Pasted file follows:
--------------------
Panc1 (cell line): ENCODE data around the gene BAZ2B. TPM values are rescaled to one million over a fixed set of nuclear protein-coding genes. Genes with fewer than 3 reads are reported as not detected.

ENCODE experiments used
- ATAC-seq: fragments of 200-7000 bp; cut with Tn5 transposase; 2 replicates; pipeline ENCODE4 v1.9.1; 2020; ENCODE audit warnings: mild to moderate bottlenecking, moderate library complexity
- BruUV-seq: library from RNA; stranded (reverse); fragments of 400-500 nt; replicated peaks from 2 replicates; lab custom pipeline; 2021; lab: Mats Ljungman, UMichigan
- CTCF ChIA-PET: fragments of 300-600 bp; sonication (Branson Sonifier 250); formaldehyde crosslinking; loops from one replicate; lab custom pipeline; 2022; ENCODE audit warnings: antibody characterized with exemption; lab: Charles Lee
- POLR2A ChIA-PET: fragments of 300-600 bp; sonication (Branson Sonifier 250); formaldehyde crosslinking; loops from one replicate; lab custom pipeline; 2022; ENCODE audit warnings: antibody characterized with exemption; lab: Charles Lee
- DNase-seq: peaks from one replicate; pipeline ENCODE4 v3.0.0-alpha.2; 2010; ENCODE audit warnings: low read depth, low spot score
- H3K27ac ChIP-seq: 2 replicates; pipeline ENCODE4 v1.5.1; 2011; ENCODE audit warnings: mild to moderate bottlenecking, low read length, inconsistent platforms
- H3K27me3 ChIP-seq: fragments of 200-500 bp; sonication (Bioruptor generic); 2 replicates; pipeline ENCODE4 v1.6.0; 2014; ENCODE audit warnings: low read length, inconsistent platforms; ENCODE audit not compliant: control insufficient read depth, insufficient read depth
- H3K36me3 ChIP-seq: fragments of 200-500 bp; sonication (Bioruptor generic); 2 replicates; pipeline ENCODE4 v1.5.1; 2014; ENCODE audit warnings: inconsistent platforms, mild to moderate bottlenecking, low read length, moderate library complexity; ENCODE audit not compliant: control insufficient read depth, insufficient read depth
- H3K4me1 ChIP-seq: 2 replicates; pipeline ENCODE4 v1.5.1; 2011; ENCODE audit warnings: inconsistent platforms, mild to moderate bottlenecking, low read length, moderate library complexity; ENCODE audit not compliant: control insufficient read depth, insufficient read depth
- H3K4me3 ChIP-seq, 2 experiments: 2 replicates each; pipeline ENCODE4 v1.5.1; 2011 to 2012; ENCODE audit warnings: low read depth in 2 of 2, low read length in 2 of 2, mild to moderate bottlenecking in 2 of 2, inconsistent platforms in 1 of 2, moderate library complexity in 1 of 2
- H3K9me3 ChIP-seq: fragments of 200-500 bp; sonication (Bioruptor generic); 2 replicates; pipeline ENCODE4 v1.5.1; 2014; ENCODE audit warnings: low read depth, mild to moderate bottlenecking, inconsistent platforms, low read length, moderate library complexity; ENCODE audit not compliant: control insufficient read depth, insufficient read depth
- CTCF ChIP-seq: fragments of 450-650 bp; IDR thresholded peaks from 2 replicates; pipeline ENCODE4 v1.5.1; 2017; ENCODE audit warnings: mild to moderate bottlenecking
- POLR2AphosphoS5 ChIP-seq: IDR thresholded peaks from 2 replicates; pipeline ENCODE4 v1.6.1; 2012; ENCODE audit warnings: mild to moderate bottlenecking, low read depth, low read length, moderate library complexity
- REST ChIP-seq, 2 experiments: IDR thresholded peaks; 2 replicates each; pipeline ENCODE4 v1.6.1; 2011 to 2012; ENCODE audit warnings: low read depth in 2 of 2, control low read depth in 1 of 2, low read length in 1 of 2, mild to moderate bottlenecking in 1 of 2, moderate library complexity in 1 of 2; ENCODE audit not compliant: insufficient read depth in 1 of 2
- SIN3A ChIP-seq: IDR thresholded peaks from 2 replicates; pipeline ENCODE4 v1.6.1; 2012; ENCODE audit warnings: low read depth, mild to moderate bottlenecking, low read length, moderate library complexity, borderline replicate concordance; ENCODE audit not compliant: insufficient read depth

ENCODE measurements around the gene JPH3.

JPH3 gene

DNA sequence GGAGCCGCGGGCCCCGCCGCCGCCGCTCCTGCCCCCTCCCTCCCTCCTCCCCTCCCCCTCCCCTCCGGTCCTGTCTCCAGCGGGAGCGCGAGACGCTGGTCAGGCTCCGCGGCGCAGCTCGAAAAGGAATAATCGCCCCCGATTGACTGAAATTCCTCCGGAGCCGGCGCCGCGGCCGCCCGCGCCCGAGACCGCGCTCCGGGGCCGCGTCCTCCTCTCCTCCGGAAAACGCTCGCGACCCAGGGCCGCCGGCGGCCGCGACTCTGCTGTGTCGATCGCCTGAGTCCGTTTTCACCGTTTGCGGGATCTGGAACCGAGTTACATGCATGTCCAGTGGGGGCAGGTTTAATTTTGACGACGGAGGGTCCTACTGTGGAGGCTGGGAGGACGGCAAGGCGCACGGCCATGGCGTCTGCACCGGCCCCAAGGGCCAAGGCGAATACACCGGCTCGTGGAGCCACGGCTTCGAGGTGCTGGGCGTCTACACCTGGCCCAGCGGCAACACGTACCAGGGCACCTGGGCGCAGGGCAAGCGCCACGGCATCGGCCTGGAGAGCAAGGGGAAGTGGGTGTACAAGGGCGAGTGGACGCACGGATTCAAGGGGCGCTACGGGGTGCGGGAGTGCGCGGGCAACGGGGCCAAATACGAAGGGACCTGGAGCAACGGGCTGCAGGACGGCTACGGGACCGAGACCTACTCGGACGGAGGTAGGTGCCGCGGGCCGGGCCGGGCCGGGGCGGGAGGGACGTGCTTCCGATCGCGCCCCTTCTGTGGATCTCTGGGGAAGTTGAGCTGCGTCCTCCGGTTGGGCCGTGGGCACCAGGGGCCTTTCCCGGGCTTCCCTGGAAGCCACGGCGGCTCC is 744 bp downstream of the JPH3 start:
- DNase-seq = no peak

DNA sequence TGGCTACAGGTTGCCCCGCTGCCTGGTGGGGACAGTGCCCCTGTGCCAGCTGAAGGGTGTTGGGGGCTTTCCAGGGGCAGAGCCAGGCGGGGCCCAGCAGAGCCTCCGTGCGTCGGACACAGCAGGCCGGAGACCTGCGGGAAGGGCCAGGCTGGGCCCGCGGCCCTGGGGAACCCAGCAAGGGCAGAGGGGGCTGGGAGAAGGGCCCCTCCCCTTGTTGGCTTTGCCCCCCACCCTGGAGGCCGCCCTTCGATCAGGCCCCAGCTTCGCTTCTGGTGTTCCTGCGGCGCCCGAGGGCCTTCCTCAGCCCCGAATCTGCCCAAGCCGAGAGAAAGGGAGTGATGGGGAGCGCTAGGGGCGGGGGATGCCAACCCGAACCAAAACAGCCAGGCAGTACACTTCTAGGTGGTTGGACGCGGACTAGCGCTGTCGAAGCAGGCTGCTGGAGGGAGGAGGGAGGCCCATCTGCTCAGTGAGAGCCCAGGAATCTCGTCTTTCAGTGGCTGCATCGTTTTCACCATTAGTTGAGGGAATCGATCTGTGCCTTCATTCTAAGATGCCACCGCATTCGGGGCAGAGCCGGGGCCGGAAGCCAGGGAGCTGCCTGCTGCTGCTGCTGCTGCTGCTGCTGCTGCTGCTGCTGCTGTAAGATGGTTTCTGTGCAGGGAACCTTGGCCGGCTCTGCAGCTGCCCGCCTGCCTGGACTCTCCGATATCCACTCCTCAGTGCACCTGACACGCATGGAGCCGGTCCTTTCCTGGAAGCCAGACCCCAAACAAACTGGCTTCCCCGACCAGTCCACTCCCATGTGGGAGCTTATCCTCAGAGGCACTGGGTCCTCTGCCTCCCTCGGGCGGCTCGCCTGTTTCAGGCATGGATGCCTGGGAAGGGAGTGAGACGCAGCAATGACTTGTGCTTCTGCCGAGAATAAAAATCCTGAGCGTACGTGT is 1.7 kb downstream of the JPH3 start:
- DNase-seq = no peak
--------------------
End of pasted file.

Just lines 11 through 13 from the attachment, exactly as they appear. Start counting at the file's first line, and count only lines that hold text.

- H3K4me1 ChIP-seq: 2 replicates; pipeline ENCODE4 v1.5.1; 2011; ENCODE audit warnings: inconsistent platforms, mild to moderate bottlenecking, low read length, moderate library complexity; ENCODE audit not compliant: control insufficient read depth, insufficient read depth
- H3K4me3 ChIP-seq, 2 experiments: 2 replicates each; pipeline ENCODE4 v1.5.1; 2011 to 2012; ENCODE audit warnings: low read depth in 2 of 2, low read length in 2 of 2, mild to moderate bottlenecking in 2 of 2, inconsistent platforms in 1 of 2, moderate library complexity in 1 of 2
- H3K9me3 ChIP-seq: fragments of 200-500 bp; sonication (Bioruptor generic); 2 replicates; pipeline ENCODE4 v1.5.1; 2014; ENCODE audit warnings: low read depth, mild to moderate bottlenecking, inconsistent platforms, low read length, moderate library complexity; ENCODE audit not compliant: control insufficient read depth, insufficient read depth